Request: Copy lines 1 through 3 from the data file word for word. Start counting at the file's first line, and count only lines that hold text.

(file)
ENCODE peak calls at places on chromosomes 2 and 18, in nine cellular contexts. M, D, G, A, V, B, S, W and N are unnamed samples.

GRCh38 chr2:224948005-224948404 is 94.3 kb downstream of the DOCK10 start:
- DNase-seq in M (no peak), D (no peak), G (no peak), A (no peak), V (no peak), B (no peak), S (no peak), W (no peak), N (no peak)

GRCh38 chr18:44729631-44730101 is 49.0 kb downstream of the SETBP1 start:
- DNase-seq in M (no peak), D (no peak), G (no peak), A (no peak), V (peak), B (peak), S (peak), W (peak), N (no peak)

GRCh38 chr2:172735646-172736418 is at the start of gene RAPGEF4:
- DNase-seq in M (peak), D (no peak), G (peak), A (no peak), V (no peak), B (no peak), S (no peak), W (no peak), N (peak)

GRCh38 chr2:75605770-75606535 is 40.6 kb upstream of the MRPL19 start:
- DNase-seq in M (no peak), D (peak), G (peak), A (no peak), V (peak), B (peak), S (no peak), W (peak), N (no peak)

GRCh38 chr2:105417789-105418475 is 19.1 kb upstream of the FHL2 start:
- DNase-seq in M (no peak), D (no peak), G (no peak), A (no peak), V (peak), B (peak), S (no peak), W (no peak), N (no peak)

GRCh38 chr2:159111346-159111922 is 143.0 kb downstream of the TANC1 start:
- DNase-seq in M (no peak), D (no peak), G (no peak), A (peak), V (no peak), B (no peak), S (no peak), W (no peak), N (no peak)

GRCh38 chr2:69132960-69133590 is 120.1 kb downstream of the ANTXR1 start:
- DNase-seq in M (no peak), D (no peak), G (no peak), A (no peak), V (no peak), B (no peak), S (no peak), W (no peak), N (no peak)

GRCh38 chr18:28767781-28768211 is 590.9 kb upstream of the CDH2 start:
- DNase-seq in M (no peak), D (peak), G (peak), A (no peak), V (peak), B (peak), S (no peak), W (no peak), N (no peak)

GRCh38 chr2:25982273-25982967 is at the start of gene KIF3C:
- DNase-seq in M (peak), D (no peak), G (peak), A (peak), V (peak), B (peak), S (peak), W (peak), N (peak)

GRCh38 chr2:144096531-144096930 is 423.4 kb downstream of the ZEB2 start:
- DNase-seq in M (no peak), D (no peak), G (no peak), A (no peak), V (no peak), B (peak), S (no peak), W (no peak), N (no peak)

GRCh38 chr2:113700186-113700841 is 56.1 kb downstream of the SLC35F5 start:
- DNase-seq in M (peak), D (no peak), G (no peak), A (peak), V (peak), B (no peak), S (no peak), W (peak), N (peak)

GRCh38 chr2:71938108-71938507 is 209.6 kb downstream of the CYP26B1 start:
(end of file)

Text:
ENCODE peak calls at places on chromosomes 2 and 18, in nine cellular contexts. M, D, G, A, V, B, S, W and N are unnamed samples.

GRCh38 chr2:224948005-224948404 is 94.3 kb downstream of the DOCK10 start:
- DNase-seq in M (no peak), D (no peak), G (no peak), A (no peak), V (no peak), B (no peak), S (no peak), W (no peak), N (no peak)